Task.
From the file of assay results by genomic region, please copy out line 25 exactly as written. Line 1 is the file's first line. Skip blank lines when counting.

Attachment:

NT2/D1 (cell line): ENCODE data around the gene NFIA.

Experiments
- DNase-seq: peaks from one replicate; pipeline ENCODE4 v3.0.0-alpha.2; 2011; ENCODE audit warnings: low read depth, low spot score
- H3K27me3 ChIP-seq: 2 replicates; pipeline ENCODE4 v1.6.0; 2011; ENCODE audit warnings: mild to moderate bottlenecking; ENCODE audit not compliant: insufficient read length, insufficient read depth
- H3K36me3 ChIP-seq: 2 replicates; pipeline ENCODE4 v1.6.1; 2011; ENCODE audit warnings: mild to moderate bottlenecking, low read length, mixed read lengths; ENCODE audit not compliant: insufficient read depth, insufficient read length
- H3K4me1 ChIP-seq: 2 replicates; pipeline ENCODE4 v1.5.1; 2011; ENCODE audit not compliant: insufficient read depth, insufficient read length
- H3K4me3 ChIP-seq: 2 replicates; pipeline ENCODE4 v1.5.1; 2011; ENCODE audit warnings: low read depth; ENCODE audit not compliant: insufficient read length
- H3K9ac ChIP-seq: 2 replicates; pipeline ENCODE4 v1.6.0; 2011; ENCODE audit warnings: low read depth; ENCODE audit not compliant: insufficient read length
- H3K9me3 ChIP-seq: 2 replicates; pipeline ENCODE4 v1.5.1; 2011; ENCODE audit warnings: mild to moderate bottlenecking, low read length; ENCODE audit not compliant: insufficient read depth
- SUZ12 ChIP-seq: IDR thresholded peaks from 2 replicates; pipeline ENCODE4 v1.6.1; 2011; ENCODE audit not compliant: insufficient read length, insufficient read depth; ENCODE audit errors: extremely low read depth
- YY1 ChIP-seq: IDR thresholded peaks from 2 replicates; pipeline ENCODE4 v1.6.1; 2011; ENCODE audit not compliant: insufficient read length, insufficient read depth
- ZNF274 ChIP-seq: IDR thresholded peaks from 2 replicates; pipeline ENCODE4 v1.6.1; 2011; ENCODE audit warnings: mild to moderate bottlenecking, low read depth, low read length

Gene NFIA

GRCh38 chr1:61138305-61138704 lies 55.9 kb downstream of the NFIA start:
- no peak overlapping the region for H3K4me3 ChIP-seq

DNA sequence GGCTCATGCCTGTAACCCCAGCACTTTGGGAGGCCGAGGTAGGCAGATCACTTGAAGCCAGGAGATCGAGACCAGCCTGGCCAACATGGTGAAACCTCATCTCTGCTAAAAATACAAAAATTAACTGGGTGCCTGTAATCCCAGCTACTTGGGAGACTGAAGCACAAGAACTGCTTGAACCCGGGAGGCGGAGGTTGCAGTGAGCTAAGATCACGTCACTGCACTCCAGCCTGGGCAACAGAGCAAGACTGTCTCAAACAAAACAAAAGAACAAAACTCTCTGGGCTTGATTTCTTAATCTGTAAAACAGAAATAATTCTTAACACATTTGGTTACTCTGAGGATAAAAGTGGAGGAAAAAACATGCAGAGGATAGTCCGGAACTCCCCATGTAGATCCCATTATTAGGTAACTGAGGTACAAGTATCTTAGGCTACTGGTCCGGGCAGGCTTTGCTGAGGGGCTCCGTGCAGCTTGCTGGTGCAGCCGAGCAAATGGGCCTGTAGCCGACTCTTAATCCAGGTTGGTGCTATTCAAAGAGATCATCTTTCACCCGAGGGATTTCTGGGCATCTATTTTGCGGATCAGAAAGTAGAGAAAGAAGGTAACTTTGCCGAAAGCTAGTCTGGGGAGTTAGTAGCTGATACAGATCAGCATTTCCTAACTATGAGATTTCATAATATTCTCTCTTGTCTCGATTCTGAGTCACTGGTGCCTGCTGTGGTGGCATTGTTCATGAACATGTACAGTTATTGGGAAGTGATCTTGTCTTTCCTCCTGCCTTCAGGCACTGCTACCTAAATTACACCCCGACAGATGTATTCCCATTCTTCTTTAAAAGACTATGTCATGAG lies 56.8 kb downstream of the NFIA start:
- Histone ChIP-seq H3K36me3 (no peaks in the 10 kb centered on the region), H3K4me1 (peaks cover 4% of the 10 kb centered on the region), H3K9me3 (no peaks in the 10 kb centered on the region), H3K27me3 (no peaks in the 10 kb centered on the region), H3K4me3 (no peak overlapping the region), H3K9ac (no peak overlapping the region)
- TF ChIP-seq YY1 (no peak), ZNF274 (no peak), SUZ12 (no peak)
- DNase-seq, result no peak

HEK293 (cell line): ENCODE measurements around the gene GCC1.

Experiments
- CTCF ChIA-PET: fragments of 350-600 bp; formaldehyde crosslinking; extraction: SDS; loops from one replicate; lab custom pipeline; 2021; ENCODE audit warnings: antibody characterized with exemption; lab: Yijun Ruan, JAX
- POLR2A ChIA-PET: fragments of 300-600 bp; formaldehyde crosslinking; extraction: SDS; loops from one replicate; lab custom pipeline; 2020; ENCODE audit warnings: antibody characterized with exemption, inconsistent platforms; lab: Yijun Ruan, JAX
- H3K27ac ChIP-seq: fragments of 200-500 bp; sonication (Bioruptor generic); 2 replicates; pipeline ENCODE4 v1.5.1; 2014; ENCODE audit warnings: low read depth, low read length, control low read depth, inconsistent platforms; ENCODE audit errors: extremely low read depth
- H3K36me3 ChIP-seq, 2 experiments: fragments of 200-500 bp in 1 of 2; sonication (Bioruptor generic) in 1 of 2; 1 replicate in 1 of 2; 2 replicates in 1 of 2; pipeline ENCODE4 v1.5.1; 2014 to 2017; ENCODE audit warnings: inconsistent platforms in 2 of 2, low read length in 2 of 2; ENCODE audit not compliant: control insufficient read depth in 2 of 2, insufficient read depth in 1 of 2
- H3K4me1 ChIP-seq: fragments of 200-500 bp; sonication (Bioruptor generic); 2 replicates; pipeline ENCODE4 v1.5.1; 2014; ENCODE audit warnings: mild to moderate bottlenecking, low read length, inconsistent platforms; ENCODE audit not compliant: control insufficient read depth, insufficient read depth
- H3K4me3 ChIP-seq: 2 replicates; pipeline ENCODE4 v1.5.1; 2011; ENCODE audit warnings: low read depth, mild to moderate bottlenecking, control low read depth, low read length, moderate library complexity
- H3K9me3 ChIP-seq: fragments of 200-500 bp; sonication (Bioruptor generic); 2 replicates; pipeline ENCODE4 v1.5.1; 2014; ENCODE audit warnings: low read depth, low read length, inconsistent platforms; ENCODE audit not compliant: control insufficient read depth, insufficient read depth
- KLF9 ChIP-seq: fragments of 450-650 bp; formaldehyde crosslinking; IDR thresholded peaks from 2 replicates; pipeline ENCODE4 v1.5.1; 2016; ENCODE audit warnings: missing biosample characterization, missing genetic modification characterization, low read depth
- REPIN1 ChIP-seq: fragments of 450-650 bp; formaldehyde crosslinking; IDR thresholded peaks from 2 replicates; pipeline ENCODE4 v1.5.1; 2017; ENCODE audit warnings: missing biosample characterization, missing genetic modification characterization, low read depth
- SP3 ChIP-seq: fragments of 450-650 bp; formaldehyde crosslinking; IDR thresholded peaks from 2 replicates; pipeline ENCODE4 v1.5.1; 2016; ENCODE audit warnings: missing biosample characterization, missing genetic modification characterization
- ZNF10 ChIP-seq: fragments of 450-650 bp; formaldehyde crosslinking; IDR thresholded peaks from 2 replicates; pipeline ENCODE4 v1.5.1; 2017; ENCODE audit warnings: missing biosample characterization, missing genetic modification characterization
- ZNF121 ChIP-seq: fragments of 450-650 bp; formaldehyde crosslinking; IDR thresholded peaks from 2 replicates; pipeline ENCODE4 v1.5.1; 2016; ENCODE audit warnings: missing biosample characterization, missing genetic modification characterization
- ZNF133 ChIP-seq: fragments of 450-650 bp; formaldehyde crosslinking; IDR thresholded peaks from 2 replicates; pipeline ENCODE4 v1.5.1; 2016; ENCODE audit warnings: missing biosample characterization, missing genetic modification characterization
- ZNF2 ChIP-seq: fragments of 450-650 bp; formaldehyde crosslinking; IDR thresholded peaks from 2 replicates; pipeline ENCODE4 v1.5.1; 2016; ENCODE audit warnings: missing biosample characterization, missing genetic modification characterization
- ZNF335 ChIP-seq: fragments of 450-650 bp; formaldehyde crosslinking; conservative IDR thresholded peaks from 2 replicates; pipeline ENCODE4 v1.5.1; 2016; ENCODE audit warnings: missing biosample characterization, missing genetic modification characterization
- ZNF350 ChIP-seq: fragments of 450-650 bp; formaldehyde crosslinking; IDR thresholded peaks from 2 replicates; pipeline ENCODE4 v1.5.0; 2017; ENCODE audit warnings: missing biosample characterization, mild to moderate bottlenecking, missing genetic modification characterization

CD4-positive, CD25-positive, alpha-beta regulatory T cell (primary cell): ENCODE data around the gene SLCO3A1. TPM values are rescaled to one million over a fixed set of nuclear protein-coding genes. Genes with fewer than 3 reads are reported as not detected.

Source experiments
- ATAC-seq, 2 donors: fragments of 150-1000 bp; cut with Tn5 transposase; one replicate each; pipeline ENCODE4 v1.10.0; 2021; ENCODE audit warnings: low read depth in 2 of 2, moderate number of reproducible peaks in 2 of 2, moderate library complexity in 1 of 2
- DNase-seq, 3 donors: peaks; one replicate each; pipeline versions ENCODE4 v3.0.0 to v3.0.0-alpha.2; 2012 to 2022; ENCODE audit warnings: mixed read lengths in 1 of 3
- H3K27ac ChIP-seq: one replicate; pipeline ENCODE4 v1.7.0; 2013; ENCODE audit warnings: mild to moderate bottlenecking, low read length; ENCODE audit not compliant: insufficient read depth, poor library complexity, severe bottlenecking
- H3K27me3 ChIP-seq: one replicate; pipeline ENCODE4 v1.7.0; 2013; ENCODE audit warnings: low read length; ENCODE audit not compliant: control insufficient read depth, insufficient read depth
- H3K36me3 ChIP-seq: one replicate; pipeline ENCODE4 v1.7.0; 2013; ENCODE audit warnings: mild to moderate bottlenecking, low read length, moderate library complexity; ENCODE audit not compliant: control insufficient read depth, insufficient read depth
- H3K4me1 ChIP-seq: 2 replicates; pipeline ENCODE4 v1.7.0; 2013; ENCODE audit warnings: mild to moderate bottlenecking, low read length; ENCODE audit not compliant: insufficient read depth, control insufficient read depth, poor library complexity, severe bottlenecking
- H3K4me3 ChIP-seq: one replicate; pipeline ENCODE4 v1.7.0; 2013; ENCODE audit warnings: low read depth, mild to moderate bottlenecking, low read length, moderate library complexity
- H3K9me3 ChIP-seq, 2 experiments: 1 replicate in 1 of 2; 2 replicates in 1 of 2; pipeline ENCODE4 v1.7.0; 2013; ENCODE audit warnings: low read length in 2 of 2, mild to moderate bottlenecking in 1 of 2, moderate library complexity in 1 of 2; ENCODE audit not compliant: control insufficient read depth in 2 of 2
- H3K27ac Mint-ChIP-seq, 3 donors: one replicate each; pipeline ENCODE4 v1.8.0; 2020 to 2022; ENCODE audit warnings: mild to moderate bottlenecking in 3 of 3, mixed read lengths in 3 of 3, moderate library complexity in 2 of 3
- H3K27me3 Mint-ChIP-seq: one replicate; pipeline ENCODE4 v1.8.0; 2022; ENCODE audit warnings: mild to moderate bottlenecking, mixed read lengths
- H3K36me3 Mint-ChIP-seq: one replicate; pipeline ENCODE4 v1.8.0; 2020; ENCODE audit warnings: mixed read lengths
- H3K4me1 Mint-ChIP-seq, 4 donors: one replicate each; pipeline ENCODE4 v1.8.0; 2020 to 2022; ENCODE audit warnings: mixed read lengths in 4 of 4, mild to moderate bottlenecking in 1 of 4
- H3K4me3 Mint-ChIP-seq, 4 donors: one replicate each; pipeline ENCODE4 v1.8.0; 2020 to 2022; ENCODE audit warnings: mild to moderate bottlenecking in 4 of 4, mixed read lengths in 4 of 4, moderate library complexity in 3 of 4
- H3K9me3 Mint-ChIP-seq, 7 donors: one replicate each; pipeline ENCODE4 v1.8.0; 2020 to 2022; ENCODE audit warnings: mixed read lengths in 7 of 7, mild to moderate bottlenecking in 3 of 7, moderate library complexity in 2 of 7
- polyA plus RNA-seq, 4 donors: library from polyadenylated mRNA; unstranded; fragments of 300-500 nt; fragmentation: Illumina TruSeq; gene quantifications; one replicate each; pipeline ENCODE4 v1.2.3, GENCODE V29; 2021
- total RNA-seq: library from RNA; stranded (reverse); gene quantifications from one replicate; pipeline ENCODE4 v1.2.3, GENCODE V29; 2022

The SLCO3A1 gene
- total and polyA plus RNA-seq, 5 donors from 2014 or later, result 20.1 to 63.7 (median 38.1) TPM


- H3K36me3 ChIP-seq, 2 experiments: fragments of 200-500 bp in 1 of 2; sonication (Bioruptor generic) in 1 of 2; 1 replicate in 1 of 2; 2 replicates in 1 of 2; pipeline ENCODE4 v1.5.1; 2014 to 2017; ENCODE audit warnings: inconsistent platforms in 2 of 2, low read length in 2 of 2; ENCODE audit not compliant: control insufficient read depth in 2 of 2, insufficient read depth in 1 of 2